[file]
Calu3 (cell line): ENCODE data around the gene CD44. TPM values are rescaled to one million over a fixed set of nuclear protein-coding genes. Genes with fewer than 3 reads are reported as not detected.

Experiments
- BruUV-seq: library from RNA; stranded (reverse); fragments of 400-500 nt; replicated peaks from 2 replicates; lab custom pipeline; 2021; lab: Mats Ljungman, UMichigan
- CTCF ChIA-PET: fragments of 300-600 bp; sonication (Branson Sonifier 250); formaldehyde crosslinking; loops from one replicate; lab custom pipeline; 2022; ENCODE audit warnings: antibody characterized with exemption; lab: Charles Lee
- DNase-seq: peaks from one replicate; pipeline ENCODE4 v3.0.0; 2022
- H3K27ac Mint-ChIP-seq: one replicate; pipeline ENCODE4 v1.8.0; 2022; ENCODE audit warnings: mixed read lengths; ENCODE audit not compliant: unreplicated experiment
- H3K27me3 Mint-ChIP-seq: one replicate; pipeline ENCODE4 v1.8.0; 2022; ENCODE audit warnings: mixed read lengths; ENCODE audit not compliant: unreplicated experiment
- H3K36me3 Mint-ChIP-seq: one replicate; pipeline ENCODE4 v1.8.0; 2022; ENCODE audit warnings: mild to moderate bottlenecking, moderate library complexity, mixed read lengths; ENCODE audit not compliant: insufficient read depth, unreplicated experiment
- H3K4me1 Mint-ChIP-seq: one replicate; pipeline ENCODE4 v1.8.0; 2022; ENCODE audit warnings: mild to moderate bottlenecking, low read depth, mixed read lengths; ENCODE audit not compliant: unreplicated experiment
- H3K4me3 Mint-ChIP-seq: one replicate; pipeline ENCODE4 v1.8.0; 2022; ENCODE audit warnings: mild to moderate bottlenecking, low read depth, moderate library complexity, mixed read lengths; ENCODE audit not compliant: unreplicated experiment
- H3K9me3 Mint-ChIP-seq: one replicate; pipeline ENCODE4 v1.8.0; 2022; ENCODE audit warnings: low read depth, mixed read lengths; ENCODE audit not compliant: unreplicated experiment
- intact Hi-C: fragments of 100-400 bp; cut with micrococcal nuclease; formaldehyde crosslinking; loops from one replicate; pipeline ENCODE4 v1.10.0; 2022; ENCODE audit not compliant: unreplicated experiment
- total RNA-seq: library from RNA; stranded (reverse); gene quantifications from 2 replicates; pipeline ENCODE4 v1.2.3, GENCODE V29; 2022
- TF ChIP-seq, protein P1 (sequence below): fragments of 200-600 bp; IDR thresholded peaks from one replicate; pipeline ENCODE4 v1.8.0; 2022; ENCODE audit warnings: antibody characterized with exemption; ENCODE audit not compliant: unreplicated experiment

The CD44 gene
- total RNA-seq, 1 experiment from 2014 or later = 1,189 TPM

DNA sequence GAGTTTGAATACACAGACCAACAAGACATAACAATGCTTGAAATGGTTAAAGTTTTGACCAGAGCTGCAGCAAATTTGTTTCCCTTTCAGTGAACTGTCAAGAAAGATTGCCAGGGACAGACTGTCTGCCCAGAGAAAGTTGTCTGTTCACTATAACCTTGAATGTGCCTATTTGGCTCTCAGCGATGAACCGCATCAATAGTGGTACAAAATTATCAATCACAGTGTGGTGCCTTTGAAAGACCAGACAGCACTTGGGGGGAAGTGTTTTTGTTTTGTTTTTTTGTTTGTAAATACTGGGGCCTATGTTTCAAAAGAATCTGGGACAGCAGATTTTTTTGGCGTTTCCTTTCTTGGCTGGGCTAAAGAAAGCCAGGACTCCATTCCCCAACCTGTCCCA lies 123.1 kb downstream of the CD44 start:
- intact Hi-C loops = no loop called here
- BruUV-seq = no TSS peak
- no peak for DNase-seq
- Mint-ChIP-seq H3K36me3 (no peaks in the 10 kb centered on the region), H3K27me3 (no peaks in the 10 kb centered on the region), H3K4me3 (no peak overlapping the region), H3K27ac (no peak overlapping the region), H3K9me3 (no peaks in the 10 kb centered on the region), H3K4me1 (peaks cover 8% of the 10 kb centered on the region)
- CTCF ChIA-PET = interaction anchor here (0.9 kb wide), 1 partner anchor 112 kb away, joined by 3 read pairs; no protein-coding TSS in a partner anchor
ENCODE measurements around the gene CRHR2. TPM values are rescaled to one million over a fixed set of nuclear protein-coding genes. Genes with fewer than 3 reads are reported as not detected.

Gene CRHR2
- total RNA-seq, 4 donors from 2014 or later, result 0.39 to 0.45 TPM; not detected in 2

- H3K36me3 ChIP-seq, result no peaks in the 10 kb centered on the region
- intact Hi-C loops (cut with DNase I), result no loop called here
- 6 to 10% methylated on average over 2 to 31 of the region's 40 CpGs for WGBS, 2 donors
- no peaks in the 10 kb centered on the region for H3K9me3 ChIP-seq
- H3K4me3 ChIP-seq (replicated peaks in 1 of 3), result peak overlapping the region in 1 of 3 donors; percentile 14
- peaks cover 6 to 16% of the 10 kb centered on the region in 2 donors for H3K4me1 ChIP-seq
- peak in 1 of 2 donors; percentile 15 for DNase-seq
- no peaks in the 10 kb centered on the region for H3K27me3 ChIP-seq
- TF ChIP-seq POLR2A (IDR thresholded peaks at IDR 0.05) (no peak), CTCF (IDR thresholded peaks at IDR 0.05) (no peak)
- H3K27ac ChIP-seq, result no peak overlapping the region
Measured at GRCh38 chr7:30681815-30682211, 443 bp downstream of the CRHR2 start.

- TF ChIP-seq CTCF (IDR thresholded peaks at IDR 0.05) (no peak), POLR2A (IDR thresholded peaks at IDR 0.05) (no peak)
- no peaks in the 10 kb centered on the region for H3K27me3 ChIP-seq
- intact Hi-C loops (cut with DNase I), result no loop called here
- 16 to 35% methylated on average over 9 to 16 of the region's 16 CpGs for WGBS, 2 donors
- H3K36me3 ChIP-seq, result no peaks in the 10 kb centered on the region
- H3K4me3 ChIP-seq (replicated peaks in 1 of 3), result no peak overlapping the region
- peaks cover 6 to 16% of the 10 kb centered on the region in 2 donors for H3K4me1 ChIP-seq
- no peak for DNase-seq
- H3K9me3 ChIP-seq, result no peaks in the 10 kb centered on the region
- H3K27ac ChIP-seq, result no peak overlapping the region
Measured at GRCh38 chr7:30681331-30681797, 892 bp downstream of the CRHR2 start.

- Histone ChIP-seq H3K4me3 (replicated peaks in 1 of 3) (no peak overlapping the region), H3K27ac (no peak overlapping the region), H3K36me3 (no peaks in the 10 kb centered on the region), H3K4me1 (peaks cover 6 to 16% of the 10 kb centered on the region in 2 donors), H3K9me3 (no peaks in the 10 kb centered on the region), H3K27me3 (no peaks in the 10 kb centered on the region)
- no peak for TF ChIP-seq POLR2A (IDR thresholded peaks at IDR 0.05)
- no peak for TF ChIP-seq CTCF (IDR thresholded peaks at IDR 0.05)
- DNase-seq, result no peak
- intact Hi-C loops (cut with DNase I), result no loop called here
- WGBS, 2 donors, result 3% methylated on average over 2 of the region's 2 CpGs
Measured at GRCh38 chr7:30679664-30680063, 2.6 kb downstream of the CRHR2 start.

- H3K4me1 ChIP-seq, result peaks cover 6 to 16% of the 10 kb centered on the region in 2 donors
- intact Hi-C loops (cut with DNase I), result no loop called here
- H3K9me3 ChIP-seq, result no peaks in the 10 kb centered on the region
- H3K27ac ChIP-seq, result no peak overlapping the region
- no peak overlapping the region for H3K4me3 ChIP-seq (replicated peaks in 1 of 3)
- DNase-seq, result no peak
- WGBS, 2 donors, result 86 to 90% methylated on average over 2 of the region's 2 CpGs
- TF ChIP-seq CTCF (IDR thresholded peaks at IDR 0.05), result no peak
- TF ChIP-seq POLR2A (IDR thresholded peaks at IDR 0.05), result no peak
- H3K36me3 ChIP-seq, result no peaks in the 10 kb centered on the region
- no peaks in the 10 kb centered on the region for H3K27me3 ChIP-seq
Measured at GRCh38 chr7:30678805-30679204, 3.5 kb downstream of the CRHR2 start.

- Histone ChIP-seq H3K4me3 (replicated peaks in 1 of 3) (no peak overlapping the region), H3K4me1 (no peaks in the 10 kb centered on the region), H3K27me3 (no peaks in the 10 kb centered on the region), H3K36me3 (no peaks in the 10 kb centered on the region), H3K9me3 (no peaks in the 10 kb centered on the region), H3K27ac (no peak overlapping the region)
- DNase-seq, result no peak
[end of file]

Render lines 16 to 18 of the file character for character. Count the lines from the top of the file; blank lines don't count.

- total RNA-seq, 1 experiment from 2014 or later = 1,189 TPM

DNA sequence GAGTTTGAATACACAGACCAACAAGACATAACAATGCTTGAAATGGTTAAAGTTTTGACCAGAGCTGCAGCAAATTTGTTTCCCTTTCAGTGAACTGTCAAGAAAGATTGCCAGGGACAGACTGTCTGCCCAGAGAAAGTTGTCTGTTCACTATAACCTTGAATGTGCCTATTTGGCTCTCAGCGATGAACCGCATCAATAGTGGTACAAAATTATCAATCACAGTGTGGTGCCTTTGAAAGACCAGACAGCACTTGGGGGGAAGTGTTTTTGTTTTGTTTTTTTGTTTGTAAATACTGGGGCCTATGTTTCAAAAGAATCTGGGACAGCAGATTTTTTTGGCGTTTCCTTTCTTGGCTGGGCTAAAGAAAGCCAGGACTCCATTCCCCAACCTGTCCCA lies 123.1 kb downstream of the CD44 start:
- intact Hi-C loops = no loop called here